The U.S Department of Labor’s Wage and Hour Division has announced a major coup, after a federal crackdown on illegal practices at Italian restaurants on Long Island.
Investigators found wage and hour violations galore and managed to recover $2.3 million in back wages owed to nearly 600 workers at 46 Italian restaurants and pizzerias. The Department of Labor also leveled more than $200,000 in civil penalties against the employers for repeated violations of the Fair Labor Standards Act. Employers apparently skirted overtime requirements, falsified payroll, and tried to escape from tax liabilities.
The Director of the U.S. DOL’s Long Island District Office, Irv Miljoner, said that investigators found not only violations of minimum wage law and overtime rules, but also a massive number of employees being paid off the books. Some restaurateurs countered that the improper pay structure was necessary for them to compete – they argued that if their restaurants paid fairly, they would have to raise prices, and thus they would lose business to competitors.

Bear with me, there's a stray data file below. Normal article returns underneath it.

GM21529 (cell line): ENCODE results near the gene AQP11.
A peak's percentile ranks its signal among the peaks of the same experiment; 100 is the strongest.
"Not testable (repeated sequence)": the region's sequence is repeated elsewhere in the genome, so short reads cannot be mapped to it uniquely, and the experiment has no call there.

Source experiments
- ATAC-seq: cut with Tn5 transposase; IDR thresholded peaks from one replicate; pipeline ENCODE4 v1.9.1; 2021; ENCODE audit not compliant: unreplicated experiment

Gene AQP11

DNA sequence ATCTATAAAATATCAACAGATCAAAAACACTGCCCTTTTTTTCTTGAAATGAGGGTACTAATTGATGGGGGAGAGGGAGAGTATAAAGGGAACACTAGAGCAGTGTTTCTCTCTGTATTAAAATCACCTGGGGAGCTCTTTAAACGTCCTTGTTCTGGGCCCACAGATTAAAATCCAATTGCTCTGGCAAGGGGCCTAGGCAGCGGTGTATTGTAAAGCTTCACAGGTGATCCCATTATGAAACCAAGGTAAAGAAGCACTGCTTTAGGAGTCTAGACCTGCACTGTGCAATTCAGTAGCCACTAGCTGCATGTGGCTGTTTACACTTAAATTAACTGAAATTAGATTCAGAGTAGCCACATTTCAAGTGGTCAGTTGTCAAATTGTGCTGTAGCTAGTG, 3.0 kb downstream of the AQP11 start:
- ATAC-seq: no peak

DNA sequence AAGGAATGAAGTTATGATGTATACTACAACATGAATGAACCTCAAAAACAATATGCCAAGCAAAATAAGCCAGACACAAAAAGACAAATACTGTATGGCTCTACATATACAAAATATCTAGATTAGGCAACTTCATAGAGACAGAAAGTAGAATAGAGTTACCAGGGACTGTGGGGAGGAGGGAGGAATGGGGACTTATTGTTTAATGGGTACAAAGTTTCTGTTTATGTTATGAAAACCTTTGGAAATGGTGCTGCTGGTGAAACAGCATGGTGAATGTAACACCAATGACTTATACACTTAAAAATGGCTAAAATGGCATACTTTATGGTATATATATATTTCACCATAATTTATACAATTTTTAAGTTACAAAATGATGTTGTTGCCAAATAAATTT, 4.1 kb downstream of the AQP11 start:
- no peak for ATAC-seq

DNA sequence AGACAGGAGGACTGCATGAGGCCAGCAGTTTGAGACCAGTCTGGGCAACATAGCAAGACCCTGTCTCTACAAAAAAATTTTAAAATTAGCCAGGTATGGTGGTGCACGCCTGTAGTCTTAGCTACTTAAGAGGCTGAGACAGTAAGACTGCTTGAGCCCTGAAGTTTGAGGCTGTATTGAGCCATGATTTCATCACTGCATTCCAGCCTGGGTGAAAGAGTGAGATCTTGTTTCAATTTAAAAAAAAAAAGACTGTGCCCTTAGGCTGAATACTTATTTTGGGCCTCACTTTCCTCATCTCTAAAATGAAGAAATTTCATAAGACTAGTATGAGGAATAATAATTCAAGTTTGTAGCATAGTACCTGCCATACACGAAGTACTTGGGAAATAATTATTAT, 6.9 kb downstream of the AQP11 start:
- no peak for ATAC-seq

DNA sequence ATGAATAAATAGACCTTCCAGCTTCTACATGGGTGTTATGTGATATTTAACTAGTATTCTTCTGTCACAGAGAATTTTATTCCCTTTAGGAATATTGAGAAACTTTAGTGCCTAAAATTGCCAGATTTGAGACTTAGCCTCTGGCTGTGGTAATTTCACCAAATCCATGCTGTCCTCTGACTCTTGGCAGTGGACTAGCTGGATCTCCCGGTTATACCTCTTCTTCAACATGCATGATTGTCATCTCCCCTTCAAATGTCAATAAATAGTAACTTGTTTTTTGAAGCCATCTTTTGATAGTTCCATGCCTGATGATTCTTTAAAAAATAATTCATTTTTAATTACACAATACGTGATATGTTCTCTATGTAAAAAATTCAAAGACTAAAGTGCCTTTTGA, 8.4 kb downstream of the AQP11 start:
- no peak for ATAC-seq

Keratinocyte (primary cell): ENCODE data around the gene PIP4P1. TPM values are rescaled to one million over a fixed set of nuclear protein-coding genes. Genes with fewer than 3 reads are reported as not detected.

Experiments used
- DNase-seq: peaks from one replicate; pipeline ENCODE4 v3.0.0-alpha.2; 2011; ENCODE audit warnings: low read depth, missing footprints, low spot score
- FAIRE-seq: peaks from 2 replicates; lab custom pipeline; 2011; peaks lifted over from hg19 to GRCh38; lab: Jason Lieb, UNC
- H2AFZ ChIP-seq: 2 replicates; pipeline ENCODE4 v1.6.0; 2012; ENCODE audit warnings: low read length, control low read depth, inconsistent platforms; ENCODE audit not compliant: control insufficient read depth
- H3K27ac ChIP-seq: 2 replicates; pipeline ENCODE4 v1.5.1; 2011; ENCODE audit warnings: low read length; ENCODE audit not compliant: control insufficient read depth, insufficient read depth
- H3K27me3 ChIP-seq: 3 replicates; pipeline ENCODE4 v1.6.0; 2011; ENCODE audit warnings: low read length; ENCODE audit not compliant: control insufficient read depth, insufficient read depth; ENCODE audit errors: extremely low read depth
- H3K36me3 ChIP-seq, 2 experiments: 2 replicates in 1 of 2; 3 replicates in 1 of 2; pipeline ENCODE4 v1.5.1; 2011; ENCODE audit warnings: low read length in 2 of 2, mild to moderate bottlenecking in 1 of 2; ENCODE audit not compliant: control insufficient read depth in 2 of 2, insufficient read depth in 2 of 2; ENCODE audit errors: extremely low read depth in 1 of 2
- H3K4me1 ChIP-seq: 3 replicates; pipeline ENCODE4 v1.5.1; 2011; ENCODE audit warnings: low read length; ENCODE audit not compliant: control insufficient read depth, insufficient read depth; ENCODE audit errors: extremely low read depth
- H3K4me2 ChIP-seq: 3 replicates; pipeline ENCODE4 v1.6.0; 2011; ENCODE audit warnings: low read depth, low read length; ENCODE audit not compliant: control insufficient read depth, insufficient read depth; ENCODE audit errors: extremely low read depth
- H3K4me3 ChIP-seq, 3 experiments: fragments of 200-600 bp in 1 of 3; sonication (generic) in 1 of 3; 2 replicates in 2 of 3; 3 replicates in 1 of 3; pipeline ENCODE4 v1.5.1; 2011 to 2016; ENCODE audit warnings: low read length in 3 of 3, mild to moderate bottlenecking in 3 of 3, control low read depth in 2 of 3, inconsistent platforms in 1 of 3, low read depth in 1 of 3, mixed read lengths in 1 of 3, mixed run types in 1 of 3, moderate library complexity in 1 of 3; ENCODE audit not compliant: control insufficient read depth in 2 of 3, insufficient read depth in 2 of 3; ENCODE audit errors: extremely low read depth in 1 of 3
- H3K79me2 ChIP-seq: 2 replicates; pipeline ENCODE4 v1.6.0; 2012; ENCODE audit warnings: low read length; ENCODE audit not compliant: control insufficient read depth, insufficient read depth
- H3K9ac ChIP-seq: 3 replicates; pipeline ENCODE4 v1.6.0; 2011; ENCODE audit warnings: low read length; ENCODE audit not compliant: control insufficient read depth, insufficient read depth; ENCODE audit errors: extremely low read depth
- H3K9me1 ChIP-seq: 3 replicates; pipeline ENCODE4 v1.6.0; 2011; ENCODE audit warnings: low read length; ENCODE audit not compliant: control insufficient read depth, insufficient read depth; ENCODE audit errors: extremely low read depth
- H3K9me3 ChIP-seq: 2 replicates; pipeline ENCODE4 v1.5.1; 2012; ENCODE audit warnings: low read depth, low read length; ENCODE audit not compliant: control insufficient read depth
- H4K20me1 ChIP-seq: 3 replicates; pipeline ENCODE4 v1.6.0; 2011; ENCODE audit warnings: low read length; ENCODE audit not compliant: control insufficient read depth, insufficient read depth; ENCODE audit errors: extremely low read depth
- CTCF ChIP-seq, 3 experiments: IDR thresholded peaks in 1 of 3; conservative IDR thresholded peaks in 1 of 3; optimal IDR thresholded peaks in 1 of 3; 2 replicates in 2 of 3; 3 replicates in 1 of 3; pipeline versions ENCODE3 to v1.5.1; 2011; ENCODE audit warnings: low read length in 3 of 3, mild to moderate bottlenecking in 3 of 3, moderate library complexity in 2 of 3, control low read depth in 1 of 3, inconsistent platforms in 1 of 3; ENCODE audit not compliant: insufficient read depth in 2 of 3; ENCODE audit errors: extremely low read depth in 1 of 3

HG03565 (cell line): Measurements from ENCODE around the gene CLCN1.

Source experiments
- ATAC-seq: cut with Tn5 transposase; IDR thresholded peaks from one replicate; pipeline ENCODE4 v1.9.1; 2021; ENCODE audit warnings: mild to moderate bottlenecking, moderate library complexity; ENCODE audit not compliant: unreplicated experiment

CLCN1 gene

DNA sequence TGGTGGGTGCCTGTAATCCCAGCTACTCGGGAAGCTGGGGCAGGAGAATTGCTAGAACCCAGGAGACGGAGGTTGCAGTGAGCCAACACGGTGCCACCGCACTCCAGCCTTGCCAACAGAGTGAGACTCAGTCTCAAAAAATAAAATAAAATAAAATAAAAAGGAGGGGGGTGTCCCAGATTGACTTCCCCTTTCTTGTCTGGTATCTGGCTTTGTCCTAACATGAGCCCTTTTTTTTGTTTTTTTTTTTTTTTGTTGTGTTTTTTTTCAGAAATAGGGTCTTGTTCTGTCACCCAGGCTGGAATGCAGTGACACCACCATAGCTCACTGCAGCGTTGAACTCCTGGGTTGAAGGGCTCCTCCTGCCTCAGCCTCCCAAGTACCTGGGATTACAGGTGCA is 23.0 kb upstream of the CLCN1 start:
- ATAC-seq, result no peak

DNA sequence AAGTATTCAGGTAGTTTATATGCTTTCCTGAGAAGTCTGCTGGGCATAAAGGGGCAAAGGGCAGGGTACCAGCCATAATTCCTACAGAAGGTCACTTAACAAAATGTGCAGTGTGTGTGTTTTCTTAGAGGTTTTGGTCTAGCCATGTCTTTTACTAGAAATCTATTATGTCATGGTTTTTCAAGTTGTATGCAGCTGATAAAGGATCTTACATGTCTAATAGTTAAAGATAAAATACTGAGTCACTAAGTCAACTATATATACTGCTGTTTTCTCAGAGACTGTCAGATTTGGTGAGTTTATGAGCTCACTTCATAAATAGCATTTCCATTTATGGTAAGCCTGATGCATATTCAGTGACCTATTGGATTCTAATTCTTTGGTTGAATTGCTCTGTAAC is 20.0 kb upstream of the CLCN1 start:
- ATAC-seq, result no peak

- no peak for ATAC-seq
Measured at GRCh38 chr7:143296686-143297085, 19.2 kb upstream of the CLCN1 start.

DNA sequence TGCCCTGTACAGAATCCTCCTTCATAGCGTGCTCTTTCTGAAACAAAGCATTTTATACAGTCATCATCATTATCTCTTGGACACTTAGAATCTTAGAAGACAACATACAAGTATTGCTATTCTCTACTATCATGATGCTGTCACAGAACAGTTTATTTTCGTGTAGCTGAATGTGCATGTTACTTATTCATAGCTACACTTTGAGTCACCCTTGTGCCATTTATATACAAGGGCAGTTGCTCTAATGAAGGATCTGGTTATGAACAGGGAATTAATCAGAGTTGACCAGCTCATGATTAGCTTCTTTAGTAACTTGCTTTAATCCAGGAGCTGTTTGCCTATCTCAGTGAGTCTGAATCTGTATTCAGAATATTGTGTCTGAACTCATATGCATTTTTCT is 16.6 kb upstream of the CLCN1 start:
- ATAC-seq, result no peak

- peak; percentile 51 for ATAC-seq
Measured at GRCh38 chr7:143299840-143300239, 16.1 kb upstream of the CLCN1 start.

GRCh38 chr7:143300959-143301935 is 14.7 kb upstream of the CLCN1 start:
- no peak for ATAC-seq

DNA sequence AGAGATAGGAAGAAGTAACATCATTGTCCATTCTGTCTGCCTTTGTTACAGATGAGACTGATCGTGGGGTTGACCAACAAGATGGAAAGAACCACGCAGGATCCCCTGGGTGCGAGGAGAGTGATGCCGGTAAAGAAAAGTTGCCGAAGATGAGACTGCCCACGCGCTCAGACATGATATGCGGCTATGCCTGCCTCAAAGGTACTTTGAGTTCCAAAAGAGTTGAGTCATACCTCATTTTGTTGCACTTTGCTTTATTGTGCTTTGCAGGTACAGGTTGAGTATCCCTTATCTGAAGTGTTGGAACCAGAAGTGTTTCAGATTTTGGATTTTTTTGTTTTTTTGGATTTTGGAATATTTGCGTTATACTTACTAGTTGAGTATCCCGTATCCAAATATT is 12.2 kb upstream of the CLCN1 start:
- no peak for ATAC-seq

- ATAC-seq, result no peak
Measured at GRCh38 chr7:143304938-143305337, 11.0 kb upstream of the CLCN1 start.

This defense seems, at first glance, to make sense. However, once you really consider the logic, it reveals itself as absurd. It’s like saying, “I beat my wife because she won’t listen to me otherwise.” If you can’t make a relationship work – whether personal or business – within a legal or moral frame, you probably shouldn’t be in that relationship.
The Department of Labor is now turning its laser-like focus on diners in Suffolk and Nassau counties, searching for wage and hour violations. Miljoner issued a statement about that investigation: “We’re already finding what we thought we would find.”
The attorneys here at Joseph & Kirschenbaum have led the charge against New York City restaurant wage and hour violations. Attorney Maimon Kirschenbaum has won fame (or infamy, depending on your point of view) for taking on the largest, most venerated restaurants in the Big Apple and punishing them for mistreating and underpaying their workers.
If you or someone you love or care about has been mistreated, harassed, underpaid, or discriminated against at a restaurant or other establishment, our team can help. Learn more about our commitment to justice at www.jhllp.com, or get a free, confidential, compassionate consultation by reaching out to us at (212) 688-5640.